Dog Eye Care

Dogs’ eyes should be bright, shining and free of discharge. The skin around the eye should be healthy and appear ‘normal’.
When grooming your dog always take care not to injure the dog’s eyes.
Check your dog’s eyes every day, many vets say they are “the window to your dog’s health”.
Keep an eye out for your dog blinking in an abnormal manner, squinting or pawing at one or both eyes.
It is common for mucus to be discharged from the eye it is a normal reaction to dust or other irritants. This mucus can be removed gently with damp cotton wool. If the mucus is already hard when discovered soften it with warm water before removing with damp cotton wool or gently with your fingers.
What to do when there is a problem

Eye hanging out First Aid -> Vet immediately
Surface of eye damaged First Aid -> Vet immediately
Bleeding, swelling, severe bruising. First Aid -> Vet immediately
Foreign body or blood in the eye causing
squinting, blinking, tears, rubbing or
over sensitivity to light. First Aid -> Vet immediately

Eye closing as if in pain See the Vet the same day
Sudden change in the ability to see See the Vet the same day
Pupils irregular See the Vet the same day
Surface of eye cloudy or grey See the Vet the same day
Eye intensely bloodshot See the Vet the same day
Green or Yellow discharge See the Vet the same day
One or both eyes larger than normal See the Vet the same day
Dog unwilling to open an eye See the Vet the same day
Eyes “ticking” rhythmically in
one direction See the Vet the same day

Dilated pupils Check for Shock – if present- Vet immediately
Excess of tears Bathe eyes in tepid salt water
Rubbing of eyes or face Examine for irritation

Sudden sensitivity to light Phone Vet for advice
Visible third eyelid Phone Vet for advice

How to apply medicine to the Dogs eyes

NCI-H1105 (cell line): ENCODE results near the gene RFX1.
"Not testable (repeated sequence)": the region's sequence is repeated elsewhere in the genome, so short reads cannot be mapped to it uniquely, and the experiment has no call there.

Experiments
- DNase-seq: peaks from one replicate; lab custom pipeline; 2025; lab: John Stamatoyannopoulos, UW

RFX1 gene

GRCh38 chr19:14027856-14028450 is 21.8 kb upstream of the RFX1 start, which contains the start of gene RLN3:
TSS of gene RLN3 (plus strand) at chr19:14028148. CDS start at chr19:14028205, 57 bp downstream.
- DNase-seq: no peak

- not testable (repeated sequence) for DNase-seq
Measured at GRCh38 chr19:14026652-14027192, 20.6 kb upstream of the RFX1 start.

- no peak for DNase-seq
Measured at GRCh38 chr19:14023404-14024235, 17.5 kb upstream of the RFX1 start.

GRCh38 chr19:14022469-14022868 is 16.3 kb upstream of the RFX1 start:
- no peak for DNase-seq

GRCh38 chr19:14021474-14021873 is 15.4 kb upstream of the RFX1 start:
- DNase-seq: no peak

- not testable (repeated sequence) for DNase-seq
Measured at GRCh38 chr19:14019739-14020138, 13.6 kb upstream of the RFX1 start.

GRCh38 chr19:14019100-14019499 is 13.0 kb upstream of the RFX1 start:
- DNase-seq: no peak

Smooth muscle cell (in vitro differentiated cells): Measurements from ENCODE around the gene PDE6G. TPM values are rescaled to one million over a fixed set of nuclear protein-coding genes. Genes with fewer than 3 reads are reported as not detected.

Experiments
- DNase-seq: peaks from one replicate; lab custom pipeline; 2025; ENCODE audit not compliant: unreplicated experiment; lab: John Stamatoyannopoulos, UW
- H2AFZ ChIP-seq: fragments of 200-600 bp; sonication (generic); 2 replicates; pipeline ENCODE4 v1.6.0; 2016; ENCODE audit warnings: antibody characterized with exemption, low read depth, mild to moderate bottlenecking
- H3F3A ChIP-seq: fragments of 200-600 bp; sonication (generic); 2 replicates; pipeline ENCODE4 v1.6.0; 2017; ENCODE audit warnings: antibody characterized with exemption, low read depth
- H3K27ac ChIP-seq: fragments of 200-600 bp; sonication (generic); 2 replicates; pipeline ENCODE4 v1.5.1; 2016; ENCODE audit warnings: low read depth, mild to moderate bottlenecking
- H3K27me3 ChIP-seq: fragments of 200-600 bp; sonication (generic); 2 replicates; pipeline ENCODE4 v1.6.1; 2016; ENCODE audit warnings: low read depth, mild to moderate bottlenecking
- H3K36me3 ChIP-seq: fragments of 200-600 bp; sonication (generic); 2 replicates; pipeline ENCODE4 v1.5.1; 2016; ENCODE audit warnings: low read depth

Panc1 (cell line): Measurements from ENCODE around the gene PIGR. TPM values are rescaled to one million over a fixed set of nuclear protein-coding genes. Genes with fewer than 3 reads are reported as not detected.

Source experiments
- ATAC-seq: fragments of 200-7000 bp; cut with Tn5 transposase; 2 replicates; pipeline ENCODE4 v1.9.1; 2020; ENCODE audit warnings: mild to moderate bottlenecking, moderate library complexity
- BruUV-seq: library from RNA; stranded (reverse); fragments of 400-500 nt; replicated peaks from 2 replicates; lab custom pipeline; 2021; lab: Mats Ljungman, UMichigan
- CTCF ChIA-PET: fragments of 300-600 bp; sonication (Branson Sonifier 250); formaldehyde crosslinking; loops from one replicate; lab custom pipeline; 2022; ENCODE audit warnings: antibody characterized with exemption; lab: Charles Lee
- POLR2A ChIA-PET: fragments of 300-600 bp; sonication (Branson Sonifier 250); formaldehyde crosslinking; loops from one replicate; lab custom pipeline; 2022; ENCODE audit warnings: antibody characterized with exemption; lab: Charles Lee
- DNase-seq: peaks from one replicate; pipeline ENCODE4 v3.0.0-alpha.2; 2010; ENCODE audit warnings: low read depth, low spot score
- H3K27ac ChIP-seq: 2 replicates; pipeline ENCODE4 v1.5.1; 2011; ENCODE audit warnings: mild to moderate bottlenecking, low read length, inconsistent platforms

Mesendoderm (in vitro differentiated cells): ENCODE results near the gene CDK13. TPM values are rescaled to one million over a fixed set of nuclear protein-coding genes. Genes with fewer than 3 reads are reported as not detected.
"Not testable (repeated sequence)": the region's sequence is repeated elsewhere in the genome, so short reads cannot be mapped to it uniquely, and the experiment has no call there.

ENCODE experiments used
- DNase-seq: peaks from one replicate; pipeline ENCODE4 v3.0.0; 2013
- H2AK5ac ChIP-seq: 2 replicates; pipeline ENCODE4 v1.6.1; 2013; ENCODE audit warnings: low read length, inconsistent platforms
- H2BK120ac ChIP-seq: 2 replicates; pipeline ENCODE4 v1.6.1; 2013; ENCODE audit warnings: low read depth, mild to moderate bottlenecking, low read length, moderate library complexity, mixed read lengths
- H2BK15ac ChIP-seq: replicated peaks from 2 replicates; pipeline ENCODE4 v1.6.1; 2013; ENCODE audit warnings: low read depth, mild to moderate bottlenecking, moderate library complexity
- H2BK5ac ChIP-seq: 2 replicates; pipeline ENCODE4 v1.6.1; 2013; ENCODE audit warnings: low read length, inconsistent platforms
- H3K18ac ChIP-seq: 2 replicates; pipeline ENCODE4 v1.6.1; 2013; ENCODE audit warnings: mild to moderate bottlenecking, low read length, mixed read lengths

I would recommend viewing:- www.dog-health-handbook.com/dog-eye-medicine.html

Basic First Aid
If your dog suffers an injury to its eye/s:-
1 = Consider applying an emergency muzzle
2 = Place a soft pad on the eye then bandage the eye close – consider covering both eyes if movement of the injured eye will cause more damage and/or pain.
3 = Consider applying an emergency “Elizabethan Collar”.
4 = Remove to Vets a.s.a.p.

If your dog suffers a chemical injury to its eye/s:-
1 = Consider applying an emergency muzzle
2 = Flush the eye out with clean water for at least 15 minutes.
3 = Place a soft pad on the eye then bandage the eye close – consider covering both eyes if movement of the injured eye will cause more damage and/or pain.
4 = Consider applying an emergency “Elizabethan Collar”.
5 = Remove to Vets a.s.a.p.

If your dog suffers a non-penetrating foreign body to its eye/s:-
1 = Consider applying an emergency muzzle
2 = Flush out the foreign body using tepid water or moisten a gauze swab and gently ease the irritant out of the eye.
3 = Unable to remove – Place a soft pad on the eye then bandage the eye close – consider covering both eyes if movement of the injured eye will cause more damage and/or pain.
4 = Consider applying an emergency “Elizabethan Collar”.
5 = Remove to Vets a.s.a.p.